She dropped the knife into the pocket of her jacket and returned to the dining-room. A few moments later, Barry came back downstairs, whistling tunelessly and swinging a Leica camera with a flash attachment. By now Mindy was peering into the fish tank as if she really believed that there were any goldfish in it.

‘You haven’t taken off your jacket, darling,’ said Barry, setting down the camera on the dining-room table. ‘Do you want me to give you a hand with it?’

‘No,’ said Mindy, without looking away from the fish tank. She could see a phantom reflection of her own face in the dark green glass, but it didn’t look like her at all. It looked older, and more secretive. It looked sly.

‘You’ll have to take the jacket off,’ Barry told her. ‘These photos, you know, they’ve got to be glamorous.’

Now Mindy turned around to face him. ‘What do you mean?’

‘Well, come on, you’re a girl, you know what glamorous means. Sexy. I know you’re only young but that’s what makes you so attractive. You’ve seen those girls from Love Island and those reality shows like that. And some of those women on Facebook like your Kim Kardashian. They know they’re pretty and they like to show themselves off. That’s what the magazines are looking for. Glamour. Especially the online ones.’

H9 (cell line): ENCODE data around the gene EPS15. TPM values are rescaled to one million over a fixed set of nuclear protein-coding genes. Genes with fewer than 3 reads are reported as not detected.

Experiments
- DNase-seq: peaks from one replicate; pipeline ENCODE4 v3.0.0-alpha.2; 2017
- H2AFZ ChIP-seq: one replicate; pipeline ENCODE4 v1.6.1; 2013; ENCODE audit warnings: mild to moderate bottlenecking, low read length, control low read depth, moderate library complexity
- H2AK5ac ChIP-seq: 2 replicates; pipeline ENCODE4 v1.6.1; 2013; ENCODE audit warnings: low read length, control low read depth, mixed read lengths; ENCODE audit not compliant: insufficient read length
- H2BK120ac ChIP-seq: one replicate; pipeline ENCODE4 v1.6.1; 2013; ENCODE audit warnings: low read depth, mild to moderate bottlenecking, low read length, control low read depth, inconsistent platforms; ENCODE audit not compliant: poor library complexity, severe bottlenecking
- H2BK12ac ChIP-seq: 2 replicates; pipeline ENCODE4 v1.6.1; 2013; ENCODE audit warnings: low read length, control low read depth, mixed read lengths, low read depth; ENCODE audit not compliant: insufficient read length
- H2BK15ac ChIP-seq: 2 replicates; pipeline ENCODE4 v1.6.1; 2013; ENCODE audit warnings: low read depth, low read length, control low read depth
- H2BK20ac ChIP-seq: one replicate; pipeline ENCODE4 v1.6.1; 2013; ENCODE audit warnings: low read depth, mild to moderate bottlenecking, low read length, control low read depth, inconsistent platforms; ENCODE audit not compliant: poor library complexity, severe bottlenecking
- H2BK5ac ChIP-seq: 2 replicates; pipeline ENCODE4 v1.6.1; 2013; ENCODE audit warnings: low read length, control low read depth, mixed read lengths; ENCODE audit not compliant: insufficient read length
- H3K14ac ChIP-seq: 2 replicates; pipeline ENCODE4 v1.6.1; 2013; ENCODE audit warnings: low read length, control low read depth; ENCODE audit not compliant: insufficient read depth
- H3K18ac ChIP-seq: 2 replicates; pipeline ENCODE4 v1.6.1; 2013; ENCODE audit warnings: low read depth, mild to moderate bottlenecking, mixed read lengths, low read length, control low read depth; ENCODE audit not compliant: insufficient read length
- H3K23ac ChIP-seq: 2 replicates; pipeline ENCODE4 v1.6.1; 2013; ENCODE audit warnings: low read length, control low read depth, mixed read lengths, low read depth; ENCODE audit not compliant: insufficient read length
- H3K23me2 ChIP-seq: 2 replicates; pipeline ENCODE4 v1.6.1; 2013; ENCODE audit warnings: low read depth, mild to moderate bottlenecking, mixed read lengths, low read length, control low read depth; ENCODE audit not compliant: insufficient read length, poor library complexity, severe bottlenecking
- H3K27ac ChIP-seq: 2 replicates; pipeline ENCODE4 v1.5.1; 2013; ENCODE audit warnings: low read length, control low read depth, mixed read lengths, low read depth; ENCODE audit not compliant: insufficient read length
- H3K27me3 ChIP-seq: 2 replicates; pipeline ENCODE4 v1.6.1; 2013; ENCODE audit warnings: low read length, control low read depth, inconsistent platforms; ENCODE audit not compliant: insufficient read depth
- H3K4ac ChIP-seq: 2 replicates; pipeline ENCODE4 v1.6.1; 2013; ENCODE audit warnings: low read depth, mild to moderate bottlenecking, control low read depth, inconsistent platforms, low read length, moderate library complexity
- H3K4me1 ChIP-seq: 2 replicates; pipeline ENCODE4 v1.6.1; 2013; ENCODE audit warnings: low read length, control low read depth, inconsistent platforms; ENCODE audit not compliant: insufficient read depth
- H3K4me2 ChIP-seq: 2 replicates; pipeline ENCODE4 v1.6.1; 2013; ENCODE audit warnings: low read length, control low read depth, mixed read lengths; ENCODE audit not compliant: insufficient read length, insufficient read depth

Mindy came up very close to him. She was only four feet six inches tall, and he was five feet nine, so she had to tilt her head back to look up into his face. In turn, he had to look down at her so that his double chin bulged over his shirt collar.

‘So what is it you want me to do?’ she asked him, and again her voice was completely expressionless – so expressionless that even Barry was slightly thrown off, and hesitated before he answered her.